11/09/2010 | Share this article: View CommentsBy By WizenedSage (Galen Rose) ~
My neighbor down the street knows so much more than I do. Sometimes he amazes me.
Image by dustball via FlickrHe knows that miracles used to be a lot more common in biblical times, although they still happen a lot. He knows that there is an afterlife. He knows that, one way or another, all prayers are answered. He knows that evil demons are afoot in this world. He knows that homosexuality is an abomination. He knows that coveting is a very serious sin. And he knows that the world will end soon – very likely in his lifetime. I don’t know any of these things.
How does he know all this, and much more that I haven’t told you about? Well, it’s in the book, and the book assures him that everything in the book is true (“The grass withereth, the flower fadeth: but the word of our God shall stand for ever.” - Isaiah 40:8). And for my lifetime of study in science and history and philosophy, all I get is a head full of doubts.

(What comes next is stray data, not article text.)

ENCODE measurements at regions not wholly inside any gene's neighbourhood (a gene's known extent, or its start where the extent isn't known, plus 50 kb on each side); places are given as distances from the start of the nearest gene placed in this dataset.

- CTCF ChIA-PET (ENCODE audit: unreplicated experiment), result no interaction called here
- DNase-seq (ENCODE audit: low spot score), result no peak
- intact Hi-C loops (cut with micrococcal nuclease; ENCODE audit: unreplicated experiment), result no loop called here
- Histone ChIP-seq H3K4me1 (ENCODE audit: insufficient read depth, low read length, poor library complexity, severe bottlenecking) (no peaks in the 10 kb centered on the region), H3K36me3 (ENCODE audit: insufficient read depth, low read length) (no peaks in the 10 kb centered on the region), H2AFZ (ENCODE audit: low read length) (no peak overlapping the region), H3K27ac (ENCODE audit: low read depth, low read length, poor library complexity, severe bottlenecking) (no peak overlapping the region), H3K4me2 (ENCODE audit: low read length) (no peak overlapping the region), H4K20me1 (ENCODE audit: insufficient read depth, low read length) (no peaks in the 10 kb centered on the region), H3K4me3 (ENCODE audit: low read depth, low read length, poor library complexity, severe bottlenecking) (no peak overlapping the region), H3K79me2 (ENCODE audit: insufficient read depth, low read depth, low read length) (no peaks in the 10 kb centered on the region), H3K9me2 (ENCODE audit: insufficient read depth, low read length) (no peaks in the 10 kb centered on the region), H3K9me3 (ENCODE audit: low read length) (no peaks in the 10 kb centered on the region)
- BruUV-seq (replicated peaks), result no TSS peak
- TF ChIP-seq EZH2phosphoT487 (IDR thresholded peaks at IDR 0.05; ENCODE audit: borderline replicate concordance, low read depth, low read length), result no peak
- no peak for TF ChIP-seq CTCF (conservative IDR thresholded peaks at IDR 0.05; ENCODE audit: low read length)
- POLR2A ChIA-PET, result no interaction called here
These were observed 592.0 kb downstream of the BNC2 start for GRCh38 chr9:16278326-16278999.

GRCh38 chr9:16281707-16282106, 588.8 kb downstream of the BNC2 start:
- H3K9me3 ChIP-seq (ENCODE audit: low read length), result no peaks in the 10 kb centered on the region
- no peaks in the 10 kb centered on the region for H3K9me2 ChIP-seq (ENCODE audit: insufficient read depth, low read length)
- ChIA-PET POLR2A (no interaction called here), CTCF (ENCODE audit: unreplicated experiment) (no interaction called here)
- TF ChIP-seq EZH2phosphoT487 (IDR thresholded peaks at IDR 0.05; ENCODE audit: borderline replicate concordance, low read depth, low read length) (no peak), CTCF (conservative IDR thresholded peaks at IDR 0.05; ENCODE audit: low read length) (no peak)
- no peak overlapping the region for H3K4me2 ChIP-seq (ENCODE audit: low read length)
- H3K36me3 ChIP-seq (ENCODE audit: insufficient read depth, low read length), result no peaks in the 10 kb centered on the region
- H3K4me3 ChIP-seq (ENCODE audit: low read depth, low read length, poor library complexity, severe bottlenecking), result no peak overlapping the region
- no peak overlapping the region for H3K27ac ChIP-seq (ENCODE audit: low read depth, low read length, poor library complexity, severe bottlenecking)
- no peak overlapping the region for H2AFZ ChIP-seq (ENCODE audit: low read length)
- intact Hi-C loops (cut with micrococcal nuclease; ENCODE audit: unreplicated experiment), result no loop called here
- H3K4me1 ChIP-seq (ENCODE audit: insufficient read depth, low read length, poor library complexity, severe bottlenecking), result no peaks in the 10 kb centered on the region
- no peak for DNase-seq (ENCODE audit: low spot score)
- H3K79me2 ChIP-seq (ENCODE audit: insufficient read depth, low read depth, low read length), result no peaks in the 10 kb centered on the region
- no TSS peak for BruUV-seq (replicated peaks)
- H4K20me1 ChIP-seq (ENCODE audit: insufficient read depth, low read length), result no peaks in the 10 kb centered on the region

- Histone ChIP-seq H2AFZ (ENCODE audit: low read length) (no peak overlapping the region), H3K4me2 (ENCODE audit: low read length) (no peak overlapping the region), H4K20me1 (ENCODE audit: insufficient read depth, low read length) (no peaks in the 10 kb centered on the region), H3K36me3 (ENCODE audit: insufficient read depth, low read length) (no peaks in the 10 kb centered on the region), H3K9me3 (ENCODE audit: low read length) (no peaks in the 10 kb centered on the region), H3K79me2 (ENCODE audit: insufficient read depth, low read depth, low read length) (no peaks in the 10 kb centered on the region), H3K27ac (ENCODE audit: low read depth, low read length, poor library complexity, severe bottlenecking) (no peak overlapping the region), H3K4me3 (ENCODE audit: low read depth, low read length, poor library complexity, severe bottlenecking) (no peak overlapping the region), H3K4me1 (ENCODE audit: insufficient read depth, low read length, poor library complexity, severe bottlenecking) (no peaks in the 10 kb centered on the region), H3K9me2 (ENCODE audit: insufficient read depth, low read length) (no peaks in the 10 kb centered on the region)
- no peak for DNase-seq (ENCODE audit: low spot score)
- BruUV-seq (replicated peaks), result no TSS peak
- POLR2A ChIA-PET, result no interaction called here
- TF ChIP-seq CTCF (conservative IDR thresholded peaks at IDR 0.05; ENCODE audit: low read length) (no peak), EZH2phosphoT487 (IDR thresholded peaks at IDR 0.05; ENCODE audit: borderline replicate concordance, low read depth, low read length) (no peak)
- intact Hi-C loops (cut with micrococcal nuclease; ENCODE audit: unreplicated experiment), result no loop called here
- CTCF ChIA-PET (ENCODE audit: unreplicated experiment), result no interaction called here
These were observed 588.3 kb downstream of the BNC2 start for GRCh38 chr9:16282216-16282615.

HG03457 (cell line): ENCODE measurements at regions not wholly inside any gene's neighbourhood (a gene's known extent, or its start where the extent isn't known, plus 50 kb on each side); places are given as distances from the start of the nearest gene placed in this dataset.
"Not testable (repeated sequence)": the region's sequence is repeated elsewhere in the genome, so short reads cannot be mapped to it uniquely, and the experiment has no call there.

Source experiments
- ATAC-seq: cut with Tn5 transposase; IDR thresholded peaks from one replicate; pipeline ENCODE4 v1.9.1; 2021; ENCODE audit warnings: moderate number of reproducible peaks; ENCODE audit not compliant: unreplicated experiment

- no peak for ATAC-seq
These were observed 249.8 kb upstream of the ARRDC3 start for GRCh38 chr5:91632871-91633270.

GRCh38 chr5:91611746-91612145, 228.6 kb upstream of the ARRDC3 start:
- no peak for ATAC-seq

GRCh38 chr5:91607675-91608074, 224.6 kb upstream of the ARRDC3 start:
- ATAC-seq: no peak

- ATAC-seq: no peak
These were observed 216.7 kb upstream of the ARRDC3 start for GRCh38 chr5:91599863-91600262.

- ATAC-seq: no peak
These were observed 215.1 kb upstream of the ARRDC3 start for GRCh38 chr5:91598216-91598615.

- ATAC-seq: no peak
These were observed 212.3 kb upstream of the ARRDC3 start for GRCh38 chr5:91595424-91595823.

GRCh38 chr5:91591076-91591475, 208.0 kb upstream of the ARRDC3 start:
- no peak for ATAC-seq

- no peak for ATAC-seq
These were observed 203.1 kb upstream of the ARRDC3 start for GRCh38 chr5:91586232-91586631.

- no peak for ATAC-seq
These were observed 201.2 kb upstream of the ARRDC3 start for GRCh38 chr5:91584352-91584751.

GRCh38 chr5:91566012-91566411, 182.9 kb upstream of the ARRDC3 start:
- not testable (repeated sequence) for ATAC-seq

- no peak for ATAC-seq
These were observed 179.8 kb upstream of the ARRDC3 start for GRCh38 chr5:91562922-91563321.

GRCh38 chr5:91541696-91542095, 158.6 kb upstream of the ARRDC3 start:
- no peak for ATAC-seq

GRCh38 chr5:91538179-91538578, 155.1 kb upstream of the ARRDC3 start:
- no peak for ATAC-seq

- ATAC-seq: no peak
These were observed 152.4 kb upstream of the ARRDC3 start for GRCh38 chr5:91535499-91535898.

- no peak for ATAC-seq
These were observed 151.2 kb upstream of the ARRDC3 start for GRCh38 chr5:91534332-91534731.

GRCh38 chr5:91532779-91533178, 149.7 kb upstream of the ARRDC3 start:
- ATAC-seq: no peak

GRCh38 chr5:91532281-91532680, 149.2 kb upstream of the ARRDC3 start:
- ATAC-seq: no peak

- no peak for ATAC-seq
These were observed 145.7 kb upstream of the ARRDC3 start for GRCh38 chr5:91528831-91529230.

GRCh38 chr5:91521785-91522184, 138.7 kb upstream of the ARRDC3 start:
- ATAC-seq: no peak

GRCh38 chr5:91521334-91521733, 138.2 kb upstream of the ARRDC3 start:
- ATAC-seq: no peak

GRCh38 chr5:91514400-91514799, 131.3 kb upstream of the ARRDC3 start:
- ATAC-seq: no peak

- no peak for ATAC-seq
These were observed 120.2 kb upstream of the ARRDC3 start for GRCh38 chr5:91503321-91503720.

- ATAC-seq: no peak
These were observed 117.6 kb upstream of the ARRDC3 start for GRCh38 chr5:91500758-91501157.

Sometimes I wish I could be more like him, so certain. However, due to some unidentified defect of intelligence, I’ve just never been able to get it through my numb skull that those guys who wrote about dragons, 900 year-old men, talking snakes, and magical fruit trees could recognize the truth when they saw it or heard it. Apparently my education is incomplete.
Now I have no problem with my neighbor believing what he wants from that book, until he uses it to influence those voters who make the laws I must live by. Then, despite the fact that he knows so much more than me, I feel compelled to stand up and question the source of his knowledge.
My neighbor knows the book is the last word on everything, and he thinks we should all just consider it settled. Now, I’m probably wrong, but I can’t help suspecting that all we have learned over the past two thousand years about how the world works also ought to be taken into consideration. In fact, it might even be, just maybe, sometimes, on some issues, at least almost as important as the book.
At the end of the day, despite my jealousy for (coveting?) my neighbor’s vast knowledge, there is this odd observation that tempts me to be more accepting of my ignorance; for all of my neighbor’s knowledge, he seems to have been no more fortunate or happy in his life than I. Puzzling, eh? Maybe ignorance really is bliss, just maybe, sometimes, on some issues?